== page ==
Mike Pence won the debate by not being annoying
WHAT CAN YOU say after an experience like Tuesday’s vice presidential debate except this?
Cue Edgar Allan Poe’s raven: Nevermore.
Those were minutes that dragged on like hours.
I called Republican Mike Pence the winner on points, though less because he turned in an accomplished performance than because he wasn’t annoyo-boyo. Democrat Tim Kaine proudly claimed that title.
Granted, it’s hard to be a vice presidential candidate. It’s harder still when your aim isn’t so much to explain your party’s policies as it is to attack your opponent’s running mate. And that, sadly, has come to be the VP nominee’s role.
Still, you can do it with some grace, dignity, and wit.
Not last night, however.
Kaine was every bit as grating as one of those yappy little terriers that are always barking and straining at their leashes. He obviously went into the debate with the charge of repeating three or four attack themes over and over and over again: Donald Trump’s divisive comments about Mexican immigrants; his, um, leadership role in the birther idiocy; his failure to release his tax returns; and his disparagement of John McCain.
Those were mostly fair points, but Kaine’s repetition dulled their effect and rendered his presentation canned and tinny.
Much worse, however, was Kaine’s attempt to keep Pence on the defensive by interrupting again and again and again. Let’s be clear: Though Kaine exaggerated the number of those who would be subject to Trump’s illegal-immigrant deportation plans and acted as though Trump hadn’t walked back his comments on punishing women who obtain abortions, many of the charges he made about GOP nominee Donald Trump were accurate. However, the manner in which he pursued them was like nails on a blackboard.
Off the top, Pence seemed to have a tougher challenge: Defend the many controversial and/or obnoxious remarks Trump has uttered. More often than not, Pence solved that problem, at least for the duration of the debate, by simply slipping free of that challenge. Instead, he often contented himself with a bemused shake of the head or an “oh, please, come on.” Once, he even channeled the Gipper’s debate line from 1980: “There you go again.”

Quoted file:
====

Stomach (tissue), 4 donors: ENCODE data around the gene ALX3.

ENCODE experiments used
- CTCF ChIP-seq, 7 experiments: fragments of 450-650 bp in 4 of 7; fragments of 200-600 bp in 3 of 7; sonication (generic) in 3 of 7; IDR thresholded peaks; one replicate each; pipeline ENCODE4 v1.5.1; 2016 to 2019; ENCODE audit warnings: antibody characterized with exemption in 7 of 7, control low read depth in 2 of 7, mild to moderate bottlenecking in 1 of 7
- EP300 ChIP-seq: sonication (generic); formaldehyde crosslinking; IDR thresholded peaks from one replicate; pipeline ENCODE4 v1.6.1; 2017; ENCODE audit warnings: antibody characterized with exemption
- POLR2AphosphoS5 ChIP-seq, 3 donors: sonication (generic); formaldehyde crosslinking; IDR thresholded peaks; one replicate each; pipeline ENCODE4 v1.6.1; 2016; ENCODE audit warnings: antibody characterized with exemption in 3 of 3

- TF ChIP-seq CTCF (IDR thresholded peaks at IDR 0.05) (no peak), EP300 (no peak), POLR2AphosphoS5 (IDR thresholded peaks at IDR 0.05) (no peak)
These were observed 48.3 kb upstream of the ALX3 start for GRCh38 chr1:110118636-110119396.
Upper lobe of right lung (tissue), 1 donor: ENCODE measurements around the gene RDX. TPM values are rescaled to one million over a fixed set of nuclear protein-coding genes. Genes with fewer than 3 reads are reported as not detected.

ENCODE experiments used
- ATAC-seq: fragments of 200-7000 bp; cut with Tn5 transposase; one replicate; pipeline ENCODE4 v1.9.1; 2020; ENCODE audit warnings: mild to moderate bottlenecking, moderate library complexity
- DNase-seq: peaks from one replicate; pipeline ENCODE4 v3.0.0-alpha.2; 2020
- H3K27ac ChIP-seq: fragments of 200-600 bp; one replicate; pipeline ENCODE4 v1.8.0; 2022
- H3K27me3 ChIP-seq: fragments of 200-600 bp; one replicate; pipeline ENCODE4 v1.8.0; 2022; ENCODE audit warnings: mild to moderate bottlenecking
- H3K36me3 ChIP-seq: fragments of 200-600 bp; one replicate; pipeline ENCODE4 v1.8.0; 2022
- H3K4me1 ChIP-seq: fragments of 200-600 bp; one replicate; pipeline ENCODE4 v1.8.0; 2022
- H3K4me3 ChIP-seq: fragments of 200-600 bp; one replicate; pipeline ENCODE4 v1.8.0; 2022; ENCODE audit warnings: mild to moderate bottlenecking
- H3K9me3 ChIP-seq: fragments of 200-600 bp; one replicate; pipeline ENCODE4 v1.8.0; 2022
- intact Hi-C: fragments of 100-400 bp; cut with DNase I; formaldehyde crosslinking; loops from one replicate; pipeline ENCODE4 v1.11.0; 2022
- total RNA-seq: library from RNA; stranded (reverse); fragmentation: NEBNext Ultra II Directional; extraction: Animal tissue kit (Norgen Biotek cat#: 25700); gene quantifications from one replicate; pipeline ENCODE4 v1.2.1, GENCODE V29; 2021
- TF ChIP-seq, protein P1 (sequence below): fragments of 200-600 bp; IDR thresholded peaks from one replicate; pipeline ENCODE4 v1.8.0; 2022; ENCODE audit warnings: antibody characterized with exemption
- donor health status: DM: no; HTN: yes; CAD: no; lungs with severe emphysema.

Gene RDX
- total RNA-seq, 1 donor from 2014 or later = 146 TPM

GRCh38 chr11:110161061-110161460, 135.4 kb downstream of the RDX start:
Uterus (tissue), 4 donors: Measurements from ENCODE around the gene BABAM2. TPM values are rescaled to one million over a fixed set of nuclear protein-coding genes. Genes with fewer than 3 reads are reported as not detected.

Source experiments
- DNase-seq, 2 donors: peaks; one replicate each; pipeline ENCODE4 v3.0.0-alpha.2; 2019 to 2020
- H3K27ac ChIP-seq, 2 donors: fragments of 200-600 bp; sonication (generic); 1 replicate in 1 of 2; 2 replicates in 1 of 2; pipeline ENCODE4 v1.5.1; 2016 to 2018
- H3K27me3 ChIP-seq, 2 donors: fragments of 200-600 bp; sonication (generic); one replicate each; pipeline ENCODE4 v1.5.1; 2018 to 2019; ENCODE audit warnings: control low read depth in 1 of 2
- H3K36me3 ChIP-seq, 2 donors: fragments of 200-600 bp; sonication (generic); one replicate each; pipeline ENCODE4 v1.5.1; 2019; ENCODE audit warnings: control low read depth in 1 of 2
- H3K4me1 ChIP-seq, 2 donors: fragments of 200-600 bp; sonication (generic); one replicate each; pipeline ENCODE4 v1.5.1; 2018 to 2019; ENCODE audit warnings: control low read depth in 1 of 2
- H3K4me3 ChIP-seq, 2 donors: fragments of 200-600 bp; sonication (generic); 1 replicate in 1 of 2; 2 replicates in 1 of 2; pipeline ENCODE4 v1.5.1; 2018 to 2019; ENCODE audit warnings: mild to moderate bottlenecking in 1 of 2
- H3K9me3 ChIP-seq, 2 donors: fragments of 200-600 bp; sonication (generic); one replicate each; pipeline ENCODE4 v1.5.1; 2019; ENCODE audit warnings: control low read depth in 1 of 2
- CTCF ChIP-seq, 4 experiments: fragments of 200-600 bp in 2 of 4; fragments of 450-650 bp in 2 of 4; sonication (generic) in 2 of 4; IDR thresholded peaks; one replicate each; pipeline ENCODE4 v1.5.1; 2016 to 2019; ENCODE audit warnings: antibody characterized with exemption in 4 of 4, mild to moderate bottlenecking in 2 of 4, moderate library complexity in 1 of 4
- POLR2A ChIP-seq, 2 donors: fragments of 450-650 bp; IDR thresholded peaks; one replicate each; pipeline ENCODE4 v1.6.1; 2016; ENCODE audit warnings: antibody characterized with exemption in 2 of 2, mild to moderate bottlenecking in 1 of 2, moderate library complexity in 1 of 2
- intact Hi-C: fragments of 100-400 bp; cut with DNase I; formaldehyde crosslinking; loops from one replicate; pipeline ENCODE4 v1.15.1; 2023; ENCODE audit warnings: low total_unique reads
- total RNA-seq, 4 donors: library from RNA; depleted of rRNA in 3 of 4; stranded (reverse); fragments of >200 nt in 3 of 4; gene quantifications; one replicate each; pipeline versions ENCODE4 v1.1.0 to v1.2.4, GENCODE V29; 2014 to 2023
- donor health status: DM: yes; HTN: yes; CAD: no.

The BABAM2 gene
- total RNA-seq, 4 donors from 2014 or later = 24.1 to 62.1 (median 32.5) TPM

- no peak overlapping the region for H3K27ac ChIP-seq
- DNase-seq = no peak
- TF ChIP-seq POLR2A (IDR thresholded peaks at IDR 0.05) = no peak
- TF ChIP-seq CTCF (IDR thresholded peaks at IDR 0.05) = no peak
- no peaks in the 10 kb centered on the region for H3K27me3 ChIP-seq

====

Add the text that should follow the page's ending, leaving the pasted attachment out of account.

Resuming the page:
Problem: Although it might work in the moment, you can’t simply pretend Trump isn’t Trump or that he hasn’t said what he has. There’s a record there, and it’s not that easily denied.
For my money, the most interesting moments for both men came in breaks from the overall bicker-fest. Pence, for example, was thought-provoking when he outlined his ideas for a more muscular approach to Syria, including possible military attacks against Bashar al-Assad’s forces. It was surprising, meanwhile, to hear him describe Russian President Vladimir Putin as a “small and bullying” figure and advocate a more aggressive posture toward the Russian leader, given Trump’s many favorable comments about Putin and his generally accommodationist bent when it comes to Russia. But though that may be Pence’s approach, so far, it’s not one Trump has embraced.
Kaine’s best moments came when he took time away from pestering Pence and actually outlined the differences between the Democratic and Republican approaches on the economy and on immigration. Those relatively crisp and effective policy-elucidation periods left me thinking the Democrat would have been better served had he spent more time calmly comparing and contrasting and less hectoring and interrupting.
To sum up, then: Kaine was probably more accurate and certainly more annoying. Pence’s less frenetic, more conversational demeanor made him easier to listen to, but he wasn’t particularly effective in quelling doubt about Trump, in no small part because he didn’t apply himself to that task.
As a hard-right social-issues conservative, Pence is out of the American mainstream. Still, I expect many Republicans will find themselves wishing he, not Trump, was their ticket topper.
He’s not, however — and that’s why I doubt his more polished, less grating debate performance will have any real effect on the race.